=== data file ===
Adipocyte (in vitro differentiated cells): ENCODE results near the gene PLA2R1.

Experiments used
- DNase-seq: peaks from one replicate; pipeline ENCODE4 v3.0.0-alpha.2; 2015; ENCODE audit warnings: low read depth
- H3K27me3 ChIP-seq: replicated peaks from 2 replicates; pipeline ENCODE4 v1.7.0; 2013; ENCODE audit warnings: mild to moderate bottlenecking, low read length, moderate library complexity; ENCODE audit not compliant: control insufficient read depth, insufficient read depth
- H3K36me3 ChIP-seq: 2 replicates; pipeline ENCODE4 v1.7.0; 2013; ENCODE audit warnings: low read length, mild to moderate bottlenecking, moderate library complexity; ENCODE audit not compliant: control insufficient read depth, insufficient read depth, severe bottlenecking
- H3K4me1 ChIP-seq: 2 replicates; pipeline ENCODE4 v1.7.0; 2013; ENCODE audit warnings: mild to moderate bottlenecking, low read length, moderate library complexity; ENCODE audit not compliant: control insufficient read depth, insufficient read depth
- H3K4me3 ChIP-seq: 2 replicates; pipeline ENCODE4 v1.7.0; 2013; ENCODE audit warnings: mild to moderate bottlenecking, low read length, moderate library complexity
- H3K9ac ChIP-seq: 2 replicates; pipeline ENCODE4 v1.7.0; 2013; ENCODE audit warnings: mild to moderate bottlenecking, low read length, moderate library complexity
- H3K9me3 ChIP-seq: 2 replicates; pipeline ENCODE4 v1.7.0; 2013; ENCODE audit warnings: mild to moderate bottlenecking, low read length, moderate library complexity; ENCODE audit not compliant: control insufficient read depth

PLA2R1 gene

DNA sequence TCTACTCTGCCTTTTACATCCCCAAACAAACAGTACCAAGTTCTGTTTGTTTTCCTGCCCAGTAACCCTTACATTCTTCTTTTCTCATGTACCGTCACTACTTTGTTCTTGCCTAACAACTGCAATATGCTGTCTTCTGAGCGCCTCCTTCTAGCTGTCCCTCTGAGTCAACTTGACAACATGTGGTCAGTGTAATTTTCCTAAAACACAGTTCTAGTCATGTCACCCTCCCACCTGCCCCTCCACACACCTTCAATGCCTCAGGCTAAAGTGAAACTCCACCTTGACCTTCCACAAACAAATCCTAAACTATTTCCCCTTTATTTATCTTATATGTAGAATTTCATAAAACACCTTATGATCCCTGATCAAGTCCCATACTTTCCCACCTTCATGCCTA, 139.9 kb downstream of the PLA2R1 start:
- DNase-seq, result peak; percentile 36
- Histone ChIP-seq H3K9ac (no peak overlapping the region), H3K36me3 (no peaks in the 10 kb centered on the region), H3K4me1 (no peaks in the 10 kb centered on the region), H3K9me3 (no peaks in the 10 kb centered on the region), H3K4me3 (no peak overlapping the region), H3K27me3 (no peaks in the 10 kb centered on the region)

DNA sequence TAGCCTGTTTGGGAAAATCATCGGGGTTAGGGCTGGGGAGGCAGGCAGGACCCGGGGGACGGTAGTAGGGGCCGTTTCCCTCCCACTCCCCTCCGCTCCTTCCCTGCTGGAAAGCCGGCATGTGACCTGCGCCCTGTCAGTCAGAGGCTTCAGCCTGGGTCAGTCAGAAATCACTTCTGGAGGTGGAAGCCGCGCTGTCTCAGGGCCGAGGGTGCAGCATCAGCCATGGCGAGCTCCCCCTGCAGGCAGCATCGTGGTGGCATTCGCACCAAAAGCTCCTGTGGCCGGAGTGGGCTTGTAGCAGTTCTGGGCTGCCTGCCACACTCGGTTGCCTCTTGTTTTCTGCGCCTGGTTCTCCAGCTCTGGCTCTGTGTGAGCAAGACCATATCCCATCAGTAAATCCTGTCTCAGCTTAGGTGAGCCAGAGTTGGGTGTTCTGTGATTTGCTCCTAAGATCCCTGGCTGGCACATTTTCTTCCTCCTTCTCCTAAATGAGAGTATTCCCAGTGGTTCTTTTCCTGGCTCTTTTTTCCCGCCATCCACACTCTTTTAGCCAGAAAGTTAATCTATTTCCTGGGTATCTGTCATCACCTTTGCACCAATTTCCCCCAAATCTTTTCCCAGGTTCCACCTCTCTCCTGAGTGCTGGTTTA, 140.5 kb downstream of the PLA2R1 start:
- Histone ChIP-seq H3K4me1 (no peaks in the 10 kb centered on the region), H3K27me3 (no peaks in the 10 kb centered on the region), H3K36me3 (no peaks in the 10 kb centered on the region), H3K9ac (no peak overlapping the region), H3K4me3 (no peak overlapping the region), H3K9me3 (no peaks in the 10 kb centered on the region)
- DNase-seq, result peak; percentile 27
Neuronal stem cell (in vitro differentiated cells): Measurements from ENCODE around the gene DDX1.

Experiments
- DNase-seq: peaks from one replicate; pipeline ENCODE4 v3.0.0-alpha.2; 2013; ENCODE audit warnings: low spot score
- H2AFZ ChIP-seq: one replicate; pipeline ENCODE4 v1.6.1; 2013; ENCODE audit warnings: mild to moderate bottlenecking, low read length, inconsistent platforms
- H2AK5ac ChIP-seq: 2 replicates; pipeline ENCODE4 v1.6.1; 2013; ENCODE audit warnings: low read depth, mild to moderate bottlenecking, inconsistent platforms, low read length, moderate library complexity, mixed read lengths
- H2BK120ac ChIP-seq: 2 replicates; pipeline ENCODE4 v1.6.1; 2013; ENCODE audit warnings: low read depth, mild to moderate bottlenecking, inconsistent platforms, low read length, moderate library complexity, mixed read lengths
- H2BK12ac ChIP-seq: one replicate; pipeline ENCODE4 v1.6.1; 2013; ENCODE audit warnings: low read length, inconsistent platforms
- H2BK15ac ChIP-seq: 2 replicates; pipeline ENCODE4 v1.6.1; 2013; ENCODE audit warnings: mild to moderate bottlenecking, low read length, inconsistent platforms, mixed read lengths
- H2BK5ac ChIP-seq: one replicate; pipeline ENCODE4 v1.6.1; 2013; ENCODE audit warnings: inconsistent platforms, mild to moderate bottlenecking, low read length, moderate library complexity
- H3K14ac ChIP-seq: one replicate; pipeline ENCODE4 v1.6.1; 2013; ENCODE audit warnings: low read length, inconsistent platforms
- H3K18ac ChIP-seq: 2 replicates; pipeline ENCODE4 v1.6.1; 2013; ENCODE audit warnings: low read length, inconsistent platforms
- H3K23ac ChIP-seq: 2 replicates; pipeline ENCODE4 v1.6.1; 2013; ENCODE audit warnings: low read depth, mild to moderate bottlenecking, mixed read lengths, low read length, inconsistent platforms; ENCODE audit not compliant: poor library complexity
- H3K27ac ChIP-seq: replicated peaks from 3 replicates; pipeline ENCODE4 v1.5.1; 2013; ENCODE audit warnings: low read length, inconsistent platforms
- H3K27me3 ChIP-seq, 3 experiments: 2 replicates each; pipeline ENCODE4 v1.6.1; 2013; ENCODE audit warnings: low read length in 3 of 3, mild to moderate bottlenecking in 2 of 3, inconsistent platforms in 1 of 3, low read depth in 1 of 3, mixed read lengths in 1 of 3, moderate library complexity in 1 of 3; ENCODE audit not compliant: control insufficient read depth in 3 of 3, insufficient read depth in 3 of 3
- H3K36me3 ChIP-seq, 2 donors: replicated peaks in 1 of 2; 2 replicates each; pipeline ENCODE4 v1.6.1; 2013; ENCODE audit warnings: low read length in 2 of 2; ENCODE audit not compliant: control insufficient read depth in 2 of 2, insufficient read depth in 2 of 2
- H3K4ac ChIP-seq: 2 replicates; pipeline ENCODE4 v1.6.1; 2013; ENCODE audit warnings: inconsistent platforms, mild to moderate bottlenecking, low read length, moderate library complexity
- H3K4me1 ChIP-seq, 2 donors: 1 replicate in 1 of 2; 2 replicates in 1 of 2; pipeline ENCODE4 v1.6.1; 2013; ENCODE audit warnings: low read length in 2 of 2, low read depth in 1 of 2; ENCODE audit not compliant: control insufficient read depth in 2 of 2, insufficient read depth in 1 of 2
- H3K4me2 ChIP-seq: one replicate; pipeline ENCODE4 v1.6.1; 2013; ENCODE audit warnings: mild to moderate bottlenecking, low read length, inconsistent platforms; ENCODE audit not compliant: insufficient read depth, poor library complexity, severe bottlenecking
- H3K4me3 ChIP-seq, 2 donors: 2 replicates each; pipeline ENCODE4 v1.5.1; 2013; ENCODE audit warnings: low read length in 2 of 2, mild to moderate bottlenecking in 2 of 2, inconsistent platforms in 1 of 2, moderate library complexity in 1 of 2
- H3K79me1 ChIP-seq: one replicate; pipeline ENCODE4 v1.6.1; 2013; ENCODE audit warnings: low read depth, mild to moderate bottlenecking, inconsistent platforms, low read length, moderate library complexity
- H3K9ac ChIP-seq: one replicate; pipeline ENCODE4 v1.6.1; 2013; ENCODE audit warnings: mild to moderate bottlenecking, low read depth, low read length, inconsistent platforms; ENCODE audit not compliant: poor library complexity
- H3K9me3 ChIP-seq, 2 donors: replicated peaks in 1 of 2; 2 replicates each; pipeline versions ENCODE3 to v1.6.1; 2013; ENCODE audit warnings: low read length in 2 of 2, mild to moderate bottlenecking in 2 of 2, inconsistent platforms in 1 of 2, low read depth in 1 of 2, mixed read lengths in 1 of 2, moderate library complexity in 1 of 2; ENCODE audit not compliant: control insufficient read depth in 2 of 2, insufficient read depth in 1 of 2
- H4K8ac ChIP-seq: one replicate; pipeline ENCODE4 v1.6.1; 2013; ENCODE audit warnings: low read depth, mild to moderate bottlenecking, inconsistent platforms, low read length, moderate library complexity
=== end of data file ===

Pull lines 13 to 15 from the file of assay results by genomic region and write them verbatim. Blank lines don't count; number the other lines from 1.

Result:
- Histone ChIP-seq H3K9ac (no peak overlapping the region), H3K36me3 (no peaks in the 10 kb centered on the region), H3K4me1 (no peaks in the 10 kb centered on the region), H3K9me3 (no peaks in the 10 kb centered on the region), H3K4me3 (no peak overlapping the region), H3K27me3 (no peaks in the 10 kb centered on the region)

DNA sequence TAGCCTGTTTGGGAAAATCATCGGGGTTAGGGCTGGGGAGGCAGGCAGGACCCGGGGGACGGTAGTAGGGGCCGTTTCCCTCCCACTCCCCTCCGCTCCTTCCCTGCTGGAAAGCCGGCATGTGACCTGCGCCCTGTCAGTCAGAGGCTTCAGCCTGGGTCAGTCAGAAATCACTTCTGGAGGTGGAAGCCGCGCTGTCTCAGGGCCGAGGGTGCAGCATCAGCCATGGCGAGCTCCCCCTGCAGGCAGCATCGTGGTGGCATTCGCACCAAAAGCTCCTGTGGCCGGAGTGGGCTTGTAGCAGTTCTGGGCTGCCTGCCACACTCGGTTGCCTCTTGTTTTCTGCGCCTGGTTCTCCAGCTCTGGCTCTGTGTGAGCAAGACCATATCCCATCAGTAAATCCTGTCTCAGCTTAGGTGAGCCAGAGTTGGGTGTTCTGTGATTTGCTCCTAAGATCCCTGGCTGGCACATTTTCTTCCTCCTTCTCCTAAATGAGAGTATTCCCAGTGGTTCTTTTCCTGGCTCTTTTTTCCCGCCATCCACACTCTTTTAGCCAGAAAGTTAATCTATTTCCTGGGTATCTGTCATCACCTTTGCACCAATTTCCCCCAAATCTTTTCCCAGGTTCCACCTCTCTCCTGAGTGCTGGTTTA, 140.5 kb downstream of the PLA2R1 start:
- Histone ChIP-seq H3K4me1 (no peaks in the 10 kb centered on the region), H3K27me3 (no peaks in the 10 kb centered on the region), H3K36me3 (no peaks in the 10 kb centered on the region), H3K9ac (no peak overlapping the region), H3K4me3 (no peak overlapping the region), H3K9me3 (no peaks in the 10 kb centered on the region)